They were grey and thick and covered every inch of the sky that could be seen from this little ditch in the hills. Lightning cut a jagged line across the heavens, a crash and rumble following close on its heels. Fat drops slapped my shoulders as I paced across the pavement, the cool air and the temperamental wind painting a smile across my face.
I had gone to sleep in the wee hours of the AM, having trekked across Moscow for an hour twice that night. I was thinking, and wishing my tired head was clear enough to make sense of the thoughts. I slapped some signs and punched some furniture I’d been trying to get rid of for a few weeks. I’d been told it was fun. True, but also a little hard on the knuckles.
I fell asleep, life still stirring my brains, in a creaky bed with no covers. It’s been too hot lately. To top it all off, I’ve got this sore throat that’s receding, but not quite gone.
I woke late this morning, my sinuses killing me. I thought it must be the sickness, though in other respects I felt better than the previous day. It didn’t matter. I had a package to deliver, and I set out to get the job done.
As I made my way towards Main, I saw the black clouds, heard a faint rumble in the distance. The air was alive, and it was changing. The pressure in my head was the atmosphere making its mood known. I watched with excitement as the sky grew dark and the storm began to build. By the time my package was in the mail and my feet were turned homewards, it was in full swing.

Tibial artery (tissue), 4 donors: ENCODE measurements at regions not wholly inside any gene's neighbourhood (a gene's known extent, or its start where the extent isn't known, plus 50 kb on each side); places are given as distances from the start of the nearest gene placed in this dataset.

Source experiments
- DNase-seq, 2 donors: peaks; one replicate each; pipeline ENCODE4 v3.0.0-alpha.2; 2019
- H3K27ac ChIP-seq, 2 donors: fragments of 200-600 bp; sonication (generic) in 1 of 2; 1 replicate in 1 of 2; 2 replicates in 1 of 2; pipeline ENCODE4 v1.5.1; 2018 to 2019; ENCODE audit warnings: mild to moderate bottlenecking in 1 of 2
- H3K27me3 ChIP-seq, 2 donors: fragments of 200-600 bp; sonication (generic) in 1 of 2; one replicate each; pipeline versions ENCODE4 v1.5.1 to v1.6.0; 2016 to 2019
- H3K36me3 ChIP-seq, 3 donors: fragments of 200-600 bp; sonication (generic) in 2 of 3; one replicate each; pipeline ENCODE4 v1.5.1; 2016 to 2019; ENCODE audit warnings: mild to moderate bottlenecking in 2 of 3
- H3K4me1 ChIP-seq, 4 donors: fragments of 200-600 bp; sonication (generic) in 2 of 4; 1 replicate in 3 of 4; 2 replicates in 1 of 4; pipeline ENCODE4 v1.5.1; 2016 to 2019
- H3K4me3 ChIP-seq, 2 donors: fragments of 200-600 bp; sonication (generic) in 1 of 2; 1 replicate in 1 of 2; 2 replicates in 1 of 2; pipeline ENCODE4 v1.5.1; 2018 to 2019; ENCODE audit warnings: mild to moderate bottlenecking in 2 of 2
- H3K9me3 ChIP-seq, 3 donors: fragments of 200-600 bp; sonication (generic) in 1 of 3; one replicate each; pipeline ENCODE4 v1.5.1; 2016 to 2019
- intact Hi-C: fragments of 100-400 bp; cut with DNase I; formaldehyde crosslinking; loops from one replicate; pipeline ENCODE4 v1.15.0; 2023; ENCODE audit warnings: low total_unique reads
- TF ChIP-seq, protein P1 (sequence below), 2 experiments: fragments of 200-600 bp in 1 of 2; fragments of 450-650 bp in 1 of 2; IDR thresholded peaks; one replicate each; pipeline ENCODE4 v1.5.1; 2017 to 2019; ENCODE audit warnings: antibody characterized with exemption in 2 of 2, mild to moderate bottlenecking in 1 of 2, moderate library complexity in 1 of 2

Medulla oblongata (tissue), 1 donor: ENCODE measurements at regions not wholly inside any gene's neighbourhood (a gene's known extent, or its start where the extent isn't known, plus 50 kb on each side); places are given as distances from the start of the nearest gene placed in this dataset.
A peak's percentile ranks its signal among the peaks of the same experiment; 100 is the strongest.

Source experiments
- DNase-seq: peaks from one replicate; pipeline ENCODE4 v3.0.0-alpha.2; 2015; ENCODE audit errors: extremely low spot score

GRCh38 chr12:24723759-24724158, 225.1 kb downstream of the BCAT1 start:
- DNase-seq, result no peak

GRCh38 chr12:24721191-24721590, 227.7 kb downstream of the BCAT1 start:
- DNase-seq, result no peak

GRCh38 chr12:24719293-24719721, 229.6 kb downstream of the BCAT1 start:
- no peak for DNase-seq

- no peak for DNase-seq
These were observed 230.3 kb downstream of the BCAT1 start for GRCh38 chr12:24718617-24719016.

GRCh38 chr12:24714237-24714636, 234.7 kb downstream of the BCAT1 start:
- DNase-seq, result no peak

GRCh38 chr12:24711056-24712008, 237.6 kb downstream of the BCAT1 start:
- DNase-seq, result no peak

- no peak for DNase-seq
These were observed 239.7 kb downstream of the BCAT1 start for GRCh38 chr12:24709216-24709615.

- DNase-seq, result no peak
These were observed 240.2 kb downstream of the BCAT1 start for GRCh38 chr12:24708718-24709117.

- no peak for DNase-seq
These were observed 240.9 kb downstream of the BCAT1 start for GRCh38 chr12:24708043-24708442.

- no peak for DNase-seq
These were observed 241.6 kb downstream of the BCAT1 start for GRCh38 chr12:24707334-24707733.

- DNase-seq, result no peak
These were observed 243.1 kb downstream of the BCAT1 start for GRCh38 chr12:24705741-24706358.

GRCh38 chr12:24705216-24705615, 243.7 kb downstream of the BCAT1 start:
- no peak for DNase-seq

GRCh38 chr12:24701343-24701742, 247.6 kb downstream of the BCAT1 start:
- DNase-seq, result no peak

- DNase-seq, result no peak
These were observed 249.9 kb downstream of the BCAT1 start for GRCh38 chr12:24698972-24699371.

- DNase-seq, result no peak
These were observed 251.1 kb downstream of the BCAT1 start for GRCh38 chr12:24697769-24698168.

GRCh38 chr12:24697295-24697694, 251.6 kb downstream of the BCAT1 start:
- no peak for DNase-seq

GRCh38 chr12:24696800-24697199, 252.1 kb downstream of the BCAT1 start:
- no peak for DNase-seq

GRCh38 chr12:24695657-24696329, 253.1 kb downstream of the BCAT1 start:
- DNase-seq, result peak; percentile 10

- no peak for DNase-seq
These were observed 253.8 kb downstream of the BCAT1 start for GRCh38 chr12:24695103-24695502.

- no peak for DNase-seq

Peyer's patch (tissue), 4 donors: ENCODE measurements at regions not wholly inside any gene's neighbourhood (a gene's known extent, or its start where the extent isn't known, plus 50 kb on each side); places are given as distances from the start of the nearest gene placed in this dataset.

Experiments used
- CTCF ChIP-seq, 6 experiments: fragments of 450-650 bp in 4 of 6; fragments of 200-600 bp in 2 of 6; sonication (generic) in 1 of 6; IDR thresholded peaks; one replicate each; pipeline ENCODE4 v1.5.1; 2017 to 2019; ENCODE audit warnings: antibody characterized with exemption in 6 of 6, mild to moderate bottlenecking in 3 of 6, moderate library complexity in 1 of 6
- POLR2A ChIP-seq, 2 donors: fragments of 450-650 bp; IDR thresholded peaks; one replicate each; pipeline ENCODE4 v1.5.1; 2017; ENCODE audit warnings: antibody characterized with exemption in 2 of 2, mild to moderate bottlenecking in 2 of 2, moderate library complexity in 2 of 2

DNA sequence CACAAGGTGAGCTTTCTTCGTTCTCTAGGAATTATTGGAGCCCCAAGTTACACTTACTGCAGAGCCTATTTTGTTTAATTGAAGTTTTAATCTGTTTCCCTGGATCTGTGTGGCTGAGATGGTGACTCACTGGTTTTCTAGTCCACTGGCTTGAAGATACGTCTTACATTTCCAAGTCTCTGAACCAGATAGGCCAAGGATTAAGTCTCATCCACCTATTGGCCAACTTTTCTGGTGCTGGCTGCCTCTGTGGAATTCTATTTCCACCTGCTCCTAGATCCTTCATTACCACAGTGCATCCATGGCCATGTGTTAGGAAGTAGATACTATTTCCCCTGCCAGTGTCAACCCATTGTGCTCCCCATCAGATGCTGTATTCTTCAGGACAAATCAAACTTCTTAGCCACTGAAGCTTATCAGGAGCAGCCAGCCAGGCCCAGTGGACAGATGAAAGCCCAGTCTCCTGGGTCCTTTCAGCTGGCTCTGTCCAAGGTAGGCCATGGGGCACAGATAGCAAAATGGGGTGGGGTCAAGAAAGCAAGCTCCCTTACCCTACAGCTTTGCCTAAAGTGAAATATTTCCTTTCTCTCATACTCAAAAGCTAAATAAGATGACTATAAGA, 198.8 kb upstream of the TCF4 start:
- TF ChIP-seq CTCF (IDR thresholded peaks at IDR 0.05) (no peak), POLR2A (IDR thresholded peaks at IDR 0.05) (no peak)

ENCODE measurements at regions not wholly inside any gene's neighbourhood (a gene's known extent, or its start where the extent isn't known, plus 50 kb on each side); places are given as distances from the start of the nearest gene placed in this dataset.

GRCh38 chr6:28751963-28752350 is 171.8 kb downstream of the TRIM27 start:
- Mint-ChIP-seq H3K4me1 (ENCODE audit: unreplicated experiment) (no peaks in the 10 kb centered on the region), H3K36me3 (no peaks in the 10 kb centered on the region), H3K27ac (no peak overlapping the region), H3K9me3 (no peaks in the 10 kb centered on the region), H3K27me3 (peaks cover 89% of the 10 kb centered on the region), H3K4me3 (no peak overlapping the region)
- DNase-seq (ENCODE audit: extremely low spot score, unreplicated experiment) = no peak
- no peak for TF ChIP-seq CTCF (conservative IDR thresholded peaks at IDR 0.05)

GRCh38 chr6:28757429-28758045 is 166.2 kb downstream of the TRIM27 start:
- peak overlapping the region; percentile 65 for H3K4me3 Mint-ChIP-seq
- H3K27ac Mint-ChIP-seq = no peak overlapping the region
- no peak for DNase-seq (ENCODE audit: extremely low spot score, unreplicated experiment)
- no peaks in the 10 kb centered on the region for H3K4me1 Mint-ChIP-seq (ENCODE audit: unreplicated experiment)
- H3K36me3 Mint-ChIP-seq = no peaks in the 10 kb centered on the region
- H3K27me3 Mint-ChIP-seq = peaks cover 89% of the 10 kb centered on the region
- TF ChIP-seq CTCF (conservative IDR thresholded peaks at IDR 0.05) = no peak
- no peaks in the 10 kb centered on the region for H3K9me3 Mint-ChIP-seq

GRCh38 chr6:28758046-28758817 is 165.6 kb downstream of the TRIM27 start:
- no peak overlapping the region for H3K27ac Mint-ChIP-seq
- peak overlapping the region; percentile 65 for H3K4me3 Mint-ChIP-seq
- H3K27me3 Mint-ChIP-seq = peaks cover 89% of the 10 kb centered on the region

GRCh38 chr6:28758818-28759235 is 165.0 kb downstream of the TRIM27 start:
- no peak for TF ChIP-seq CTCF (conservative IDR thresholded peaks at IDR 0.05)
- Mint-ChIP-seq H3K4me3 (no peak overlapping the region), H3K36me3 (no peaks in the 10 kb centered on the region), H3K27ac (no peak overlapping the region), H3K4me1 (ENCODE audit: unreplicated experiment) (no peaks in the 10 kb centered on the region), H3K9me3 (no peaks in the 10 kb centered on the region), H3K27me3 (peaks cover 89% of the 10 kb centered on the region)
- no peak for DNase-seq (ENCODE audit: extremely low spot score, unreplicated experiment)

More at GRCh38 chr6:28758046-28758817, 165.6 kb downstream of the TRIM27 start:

I curled up inside as the tin roof sang and trees bent this way and that. Country sang like a voice from home, and the staccato of the laptop keys formed a counterpoint to the shimmering sound of the water around me. It was a dark story that needed to be written in dark weather.
Now the sky is blue and the breeze is cool. The sun shines down like nothing ever happened, and the green grass smiles up at me from my seat beside the window. My story is written, and off to its first editor. My sore throat is all but gone, and this hot chocolate should finish it off.
In East Texas, you learn to be thankful for the sunny days and the storms. The one means freedom to run and play, the other means the trees keep growing, the grass stays green, and the flowers will bloom for another year. We’re all a little better for the gullywashers.